The author has not written much about sin for awhile, so why not throw it in before closing the letter? This testifies to the rather strange and difficult construct of the letter. Anyway, the writer asks for prayer and forgiveness and new life for those who have sinned, unless the sin is such that it leads to death. We don’t know what kind of sin this is from the context, though certain branches of Christian faith have made quite a history of determining mortal sins. Some find almost a contradiction in I John’s insistence on love and the refusal to pray for those who commit a deadly sin…. It is not arrogance to recognize evil and those who do it; but Christians should be careful about deciding that such people are radically evil in themselves and cannot be prayed for (Raymond Brown, An Introduction to the New Testament, 393).

Continuing on in discussing sin, the writer repeats an earlier assertion that those born of God do not sin. That is in tension with other things the writer has also written. Perhaps he means that sin does not characterize such lives, that Christians don’t continue to sin as a way of life. A rather sharp contrast is drawn between those who live as God’s children and those caught up in the way of the world. In Jesus Christ we know God and we know new life. We are not enamored with the world’s idols.

The letter ends abruptly. We are grateful for it many beautiful passages and relevant ideas. If we seek to love God and respond to God’s love, we need to love. The Christian life is a life wherein we seek to let God’s love be perfected in us. Focusing on Jesus as both the one in whom we know God and in whom we see full human life is important for Christians. For Christians Jesus is more than simply one among the number of great spiritual teachers. To be a Christian involves seeking God in Jesus as the Christ. While we are helped to consider such issues by this letter, the work itself is sometimes difficult to follow. It is not always clear what the writer’s flow of thought might be. Some of that has to do with the polemic context of the writing – the author is writing against others and we don’t know who these others are. The author is repetitive, and that can get in the way of his work.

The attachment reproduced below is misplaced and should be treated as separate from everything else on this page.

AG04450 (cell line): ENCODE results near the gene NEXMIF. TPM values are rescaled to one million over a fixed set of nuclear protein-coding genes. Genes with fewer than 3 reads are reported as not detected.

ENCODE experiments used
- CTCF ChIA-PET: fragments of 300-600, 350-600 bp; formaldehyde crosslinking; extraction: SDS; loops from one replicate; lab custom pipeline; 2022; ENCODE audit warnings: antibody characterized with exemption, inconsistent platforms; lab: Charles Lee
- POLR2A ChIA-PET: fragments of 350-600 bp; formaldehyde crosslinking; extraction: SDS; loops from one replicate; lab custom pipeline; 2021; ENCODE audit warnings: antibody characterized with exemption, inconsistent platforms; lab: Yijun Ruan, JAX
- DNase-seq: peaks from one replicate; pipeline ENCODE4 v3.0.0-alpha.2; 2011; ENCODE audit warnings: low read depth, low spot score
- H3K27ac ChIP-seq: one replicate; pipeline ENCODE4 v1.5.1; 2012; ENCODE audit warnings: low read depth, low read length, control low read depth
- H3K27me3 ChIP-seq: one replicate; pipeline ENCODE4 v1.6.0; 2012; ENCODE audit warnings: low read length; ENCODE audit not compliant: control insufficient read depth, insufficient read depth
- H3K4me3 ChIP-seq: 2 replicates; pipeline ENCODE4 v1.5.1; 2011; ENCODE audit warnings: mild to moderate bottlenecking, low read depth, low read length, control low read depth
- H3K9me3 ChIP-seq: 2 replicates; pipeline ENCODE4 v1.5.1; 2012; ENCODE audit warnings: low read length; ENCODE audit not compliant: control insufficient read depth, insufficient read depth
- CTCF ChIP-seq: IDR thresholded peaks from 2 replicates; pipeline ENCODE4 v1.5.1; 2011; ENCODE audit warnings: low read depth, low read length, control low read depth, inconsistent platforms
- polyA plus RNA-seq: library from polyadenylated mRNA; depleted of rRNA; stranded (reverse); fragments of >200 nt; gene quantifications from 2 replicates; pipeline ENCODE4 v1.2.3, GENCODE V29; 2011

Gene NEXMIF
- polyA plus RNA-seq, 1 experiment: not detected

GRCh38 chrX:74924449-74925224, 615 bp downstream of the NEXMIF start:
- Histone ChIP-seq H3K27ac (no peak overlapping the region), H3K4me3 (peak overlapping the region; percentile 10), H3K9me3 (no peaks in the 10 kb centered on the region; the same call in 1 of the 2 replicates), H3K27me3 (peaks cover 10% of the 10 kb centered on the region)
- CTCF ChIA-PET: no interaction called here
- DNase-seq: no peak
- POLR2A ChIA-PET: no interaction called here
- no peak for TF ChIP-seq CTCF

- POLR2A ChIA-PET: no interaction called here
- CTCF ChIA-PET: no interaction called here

One way to consider what is happening in this work is to think about jazz. Jazz musicians take a theme, a tune, an idea, and improvise around it. In some ways, that is what this author seems to be doing. He picks up a thread of thought, blows with it awhile, and then picks up another tune and blows with that. The works has a disjointed feel, but certain themes run through it, and sometimes they are beautifully and wonderfully expressed. On any given day, maybe only one riff or two connects with us and that is o.k.